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Saturday September 28, 2013 MYT 8:00:00 AM
Saturday September 28, 2013 MYT 11:41:19 AM
By Aidil Rusli
THERE’S concern that Young Detective Dee: Rise Of The Sea Dragon, a prequel to Hong Kong director Tsui Hark’s 2010 hit Detective Dee And The Mystery Of The Phantom Flame, will be misunderstood by film critics in Asia simply because it’s a commercial hit in a genre (period kung fu films) that’s a dime a dozen over here. When you add the fact that both are also very fun films, worlds away from the more “serious” and artier films by the likes of Zhang Yimou or Wong Kar Wai, then you have the potential for a film to be grossly underrated.
So, let me warn you out right – ignore this infectious film at your own peril. Those who have watchedPhantom Flame will know what I mean when I describe these Detective Dee films as irresistible. Unlike his 1990s peers like John Woo or Yimou, Hark has never been afraid of letting a fair bit of silliness into his movies. Let’s just say that if other wire-fu movies are like Bruce Lee, then Hark’s tend to be a bit more Jackie Chan in their eagerness to please, sometimes going so over-the-top that we can’t help but surrender to the entertainment.
And if you think Phantom Flame was already deliciously excessive, then Young Detective Dee offers even more bizarre sights, like the titular sea dragon, a Kappa in love with a beautiful courtesan, and Ninja-ish villains who seem to have a penchant for bees, flowers and creepy crawly parasites.
When you add the very game young cast, then it’s obvious that this film has got energy to burn. Playing the young Detective Dee is Mark Chao (of Monga fame), taking over from the very able Andy Lau in the previous film and acquitting himself admirably by sprinkling youthful cockiness into his portrayal.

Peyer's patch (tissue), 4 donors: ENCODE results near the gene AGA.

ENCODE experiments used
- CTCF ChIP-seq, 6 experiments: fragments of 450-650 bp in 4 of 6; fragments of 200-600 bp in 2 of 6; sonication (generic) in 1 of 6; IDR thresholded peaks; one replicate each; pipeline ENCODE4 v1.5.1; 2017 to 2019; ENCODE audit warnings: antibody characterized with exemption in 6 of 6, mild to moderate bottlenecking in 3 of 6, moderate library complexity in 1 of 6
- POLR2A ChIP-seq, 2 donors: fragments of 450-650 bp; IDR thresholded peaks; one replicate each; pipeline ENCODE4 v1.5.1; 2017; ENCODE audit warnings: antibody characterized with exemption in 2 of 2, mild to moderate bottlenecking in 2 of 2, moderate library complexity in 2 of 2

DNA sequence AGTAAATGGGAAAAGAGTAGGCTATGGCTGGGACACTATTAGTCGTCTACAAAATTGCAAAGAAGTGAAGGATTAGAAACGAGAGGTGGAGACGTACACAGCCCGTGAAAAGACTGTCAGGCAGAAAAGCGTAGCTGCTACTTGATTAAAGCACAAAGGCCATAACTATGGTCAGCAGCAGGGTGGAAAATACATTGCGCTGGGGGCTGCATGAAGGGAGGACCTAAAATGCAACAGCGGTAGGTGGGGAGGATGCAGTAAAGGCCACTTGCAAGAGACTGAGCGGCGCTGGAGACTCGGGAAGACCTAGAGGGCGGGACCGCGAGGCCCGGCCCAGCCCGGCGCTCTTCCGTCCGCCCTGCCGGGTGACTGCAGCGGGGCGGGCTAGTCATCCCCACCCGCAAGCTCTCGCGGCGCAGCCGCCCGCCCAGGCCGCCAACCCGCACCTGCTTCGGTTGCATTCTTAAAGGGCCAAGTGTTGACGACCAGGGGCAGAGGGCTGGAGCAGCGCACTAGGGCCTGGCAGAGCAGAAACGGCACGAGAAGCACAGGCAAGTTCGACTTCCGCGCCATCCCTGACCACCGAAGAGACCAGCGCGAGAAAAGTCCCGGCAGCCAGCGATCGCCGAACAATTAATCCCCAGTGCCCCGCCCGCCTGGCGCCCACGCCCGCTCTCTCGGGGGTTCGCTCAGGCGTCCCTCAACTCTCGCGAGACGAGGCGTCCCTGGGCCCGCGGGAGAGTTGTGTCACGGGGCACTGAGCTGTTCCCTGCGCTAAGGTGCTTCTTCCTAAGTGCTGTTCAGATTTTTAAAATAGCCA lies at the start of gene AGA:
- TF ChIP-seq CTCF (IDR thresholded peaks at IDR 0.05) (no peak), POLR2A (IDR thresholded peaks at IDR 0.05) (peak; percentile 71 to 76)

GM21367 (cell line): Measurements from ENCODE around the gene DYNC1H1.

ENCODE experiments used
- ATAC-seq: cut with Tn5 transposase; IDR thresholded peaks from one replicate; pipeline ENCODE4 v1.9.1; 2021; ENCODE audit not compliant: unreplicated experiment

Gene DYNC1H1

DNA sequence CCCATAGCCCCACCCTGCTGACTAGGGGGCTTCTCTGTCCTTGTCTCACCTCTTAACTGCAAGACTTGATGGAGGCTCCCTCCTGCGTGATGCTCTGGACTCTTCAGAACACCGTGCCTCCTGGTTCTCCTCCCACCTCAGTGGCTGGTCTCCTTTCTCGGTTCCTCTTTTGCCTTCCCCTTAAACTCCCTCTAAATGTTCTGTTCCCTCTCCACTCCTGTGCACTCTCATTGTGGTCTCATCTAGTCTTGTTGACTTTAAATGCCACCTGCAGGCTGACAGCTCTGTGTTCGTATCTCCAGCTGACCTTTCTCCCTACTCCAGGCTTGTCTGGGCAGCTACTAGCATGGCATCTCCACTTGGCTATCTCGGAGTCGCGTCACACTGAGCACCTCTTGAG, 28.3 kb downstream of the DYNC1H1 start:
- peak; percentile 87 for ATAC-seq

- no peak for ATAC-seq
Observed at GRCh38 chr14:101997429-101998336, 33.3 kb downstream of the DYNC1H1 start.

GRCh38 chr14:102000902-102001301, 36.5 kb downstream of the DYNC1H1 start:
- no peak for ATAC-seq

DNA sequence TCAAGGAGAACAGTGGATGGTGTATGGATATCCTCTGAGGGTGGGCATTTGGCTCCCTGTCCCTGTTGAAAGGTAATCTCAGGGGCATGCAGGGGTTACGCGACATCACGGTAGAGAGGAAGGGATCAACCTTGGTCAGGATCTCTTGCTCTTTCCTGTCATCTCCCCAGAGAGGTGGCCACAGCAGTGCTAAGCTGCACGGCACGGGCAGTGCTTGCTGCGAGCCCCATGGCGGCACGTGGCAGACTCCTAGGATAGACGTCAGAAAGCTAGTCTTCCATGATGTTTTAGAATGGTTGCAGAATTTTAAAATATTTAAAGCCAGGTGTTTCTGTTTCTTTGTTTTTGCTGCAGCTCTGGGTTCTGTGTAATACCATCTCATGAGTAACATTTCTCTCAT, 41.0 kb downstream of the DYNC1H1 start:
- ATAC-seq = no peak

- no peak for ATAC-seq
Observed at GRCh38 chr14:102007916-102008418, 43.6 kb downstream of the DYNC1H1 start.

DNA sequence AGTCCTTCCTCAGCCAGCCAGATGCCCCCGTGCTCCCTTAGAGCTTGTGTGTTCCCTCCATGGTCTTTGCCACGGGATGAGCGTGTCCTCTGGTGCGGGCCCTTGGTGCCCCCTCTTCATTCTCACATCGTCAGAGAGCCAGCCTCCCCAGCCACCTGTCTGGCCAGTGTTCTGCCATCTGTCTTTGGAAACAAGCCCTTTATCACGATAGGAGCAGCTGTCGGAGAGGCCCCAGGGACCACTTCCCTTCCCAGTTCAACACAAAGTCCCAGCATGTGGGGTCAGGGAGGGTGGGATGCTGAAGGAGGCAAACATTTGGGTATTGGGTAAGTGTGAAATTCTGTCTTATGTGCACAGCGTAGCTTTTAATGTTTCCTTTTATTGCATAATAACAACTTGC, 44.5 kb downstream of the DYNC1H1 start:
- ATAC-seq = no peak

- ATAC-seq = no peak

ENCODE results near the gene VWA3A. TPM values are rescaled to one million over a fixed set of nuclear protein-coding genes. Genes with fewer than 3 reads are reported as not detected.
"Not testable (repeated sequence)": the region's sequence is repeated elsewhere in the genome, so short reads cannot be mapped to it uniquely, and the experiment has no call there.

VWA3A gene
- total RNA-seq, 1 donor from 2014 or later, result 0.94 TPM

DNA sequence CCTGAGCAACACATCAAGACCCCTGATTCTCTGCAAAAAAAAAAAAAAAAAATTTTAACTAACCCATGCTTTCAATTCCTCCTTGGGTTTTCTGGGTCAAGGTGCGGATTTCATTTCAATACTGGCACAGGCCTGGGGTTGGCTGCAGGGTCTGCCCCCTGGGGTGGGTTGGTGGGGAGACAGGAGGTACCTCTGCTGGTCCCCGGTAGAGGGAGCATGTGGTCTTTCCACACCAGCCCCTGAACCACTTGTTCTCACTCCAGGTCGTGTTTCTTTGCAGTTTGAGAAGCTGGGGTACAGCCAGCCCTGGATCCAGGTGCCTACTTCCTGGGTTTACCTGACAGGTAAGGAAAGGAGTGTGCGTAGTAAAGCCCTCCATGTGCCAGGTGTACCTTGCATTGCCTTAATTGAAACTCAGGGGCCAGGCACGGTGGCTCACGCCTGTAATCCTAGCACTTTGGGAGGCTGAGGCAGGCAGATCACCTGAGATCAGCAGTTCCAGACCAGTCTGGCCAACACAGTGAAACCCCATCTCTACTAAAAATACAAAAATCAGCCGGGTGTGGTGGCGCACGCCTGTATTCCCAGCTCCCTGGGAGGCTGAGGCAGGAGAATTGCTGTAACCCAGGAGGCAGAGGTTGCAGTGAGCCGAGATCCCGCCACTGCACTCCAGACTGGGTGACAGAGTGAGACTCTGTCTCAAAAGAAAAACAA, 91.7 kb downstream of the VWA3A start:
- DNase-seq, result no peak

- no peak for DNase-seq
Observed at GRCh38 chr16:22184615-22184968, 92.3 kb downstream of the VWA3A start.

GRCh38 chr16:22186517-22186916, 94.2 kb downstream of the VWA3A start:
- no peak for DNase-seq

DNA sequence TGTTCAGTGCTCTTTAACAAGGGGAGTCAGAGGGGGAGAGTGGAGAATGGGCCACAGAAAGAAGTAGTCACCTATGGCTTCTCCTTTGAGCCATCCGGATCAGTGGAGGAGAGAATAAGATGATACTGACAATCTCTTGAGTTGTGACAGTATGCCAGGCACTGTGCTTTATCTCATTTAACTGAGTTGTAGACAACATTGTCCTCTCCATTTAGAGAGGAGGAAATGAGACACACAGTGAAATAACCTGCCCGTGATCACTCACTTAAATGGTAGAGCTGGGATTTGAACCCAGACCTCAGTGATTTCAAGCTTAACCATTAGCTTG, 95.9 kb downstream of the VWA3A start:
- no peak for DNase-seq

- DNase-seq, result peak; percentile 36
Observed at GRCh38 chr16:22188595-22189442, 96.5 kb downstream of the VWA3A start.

The movie begins with him arriving for the first time in the capital, Luoyang, to report for duty with the Da Lisi, the Justice Department.
A crisis hits the Tang Dynasty when a small naval armada sent out by Empress Wu is easily decimated by the sea dragon, resulting in the city’s noblemen and people offering the city’s most beautiful courtesan, Yin, as human sacrifice. Caught in the middle of all this is Yuchi (Feng Shaofeng), the head of the Da Lisi, who’s been tasked by the Empress to solve the sea dragon predicament within 10 days.
Being an inspired blend of Sherlock Holmes, Agatha Christie and period martial arts movies, it wouldn’t be a Detective Dee film without the heady mix of characters and goings-on. So, it doesn’t disappoint, with kidnap attempts on Yin by two parties, traitors within the Da Lisi and, most amusingly, a subplot involving an attempt to poison the Palace officials and the Emperor.
As wonderfully fantastical as the sights might be in this film, the CGI takes a little bit of getting used to. Thankfully, the story moves at such a frenetic pace that after a while, there’s no need to complain.
And once the bad CGI is out of the way, it comes down to what really counts in blockbuster films – limitless imagination and a whole lot of fun!
Tags / Keywords:
Movie review, Young Detective Dee: Rise Of The Sea Dragon, Mark Chao, Angelababy, Carina Lau, Lin Gengsheng, Feng Shaofeng
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